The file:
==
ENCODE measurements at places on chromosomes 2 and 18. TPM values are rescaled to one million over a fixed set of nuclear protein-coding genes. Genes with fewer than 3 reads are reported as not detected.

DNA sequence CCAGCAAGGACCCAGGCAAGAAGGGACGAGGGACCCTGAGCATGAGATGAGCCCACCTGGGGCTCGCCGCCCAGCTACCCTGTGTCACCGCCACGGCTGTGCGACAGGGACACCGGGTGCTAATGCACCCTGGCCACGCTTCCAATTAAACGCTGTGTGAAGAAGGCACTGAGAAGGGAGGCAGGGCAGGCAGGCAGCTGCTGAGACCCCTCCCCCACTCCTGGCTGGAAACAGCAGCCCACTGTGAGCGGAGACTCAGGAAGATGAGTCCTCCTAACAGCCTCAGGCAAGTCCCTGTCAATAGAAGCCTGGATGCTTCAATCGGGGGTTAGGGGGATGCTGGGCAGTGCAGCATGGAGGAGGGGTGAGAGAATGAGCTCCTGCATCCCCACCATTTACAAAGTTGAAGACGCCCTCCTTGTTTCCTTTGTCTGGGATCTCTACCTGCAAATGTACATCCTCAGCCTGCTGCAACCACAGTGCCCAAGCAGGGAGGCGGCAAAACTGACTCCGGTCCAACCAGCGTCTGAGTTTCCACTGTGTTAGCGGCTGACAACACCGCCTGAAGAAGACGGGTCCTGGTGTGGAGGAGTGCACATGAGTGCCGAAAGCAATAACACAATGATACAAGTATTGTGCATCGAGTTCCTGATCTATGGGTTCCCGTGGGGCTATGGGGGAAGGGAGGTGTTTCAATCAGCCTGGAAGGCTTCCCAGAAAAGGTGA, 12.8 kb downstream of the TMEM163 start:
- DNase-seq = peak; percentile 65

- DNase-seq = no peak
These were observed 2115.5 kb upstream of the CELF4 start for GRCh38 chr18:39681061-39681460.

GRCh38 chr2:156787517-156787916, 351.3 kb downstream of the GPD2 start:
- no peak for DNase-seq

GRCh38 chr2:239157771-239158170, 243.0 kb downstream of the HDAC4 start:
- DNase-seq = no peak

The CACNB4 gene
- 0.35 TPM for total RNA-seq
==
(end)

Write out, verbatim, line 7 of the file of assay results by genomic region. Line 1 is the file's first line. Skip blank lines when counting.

- no peak for DNase-seq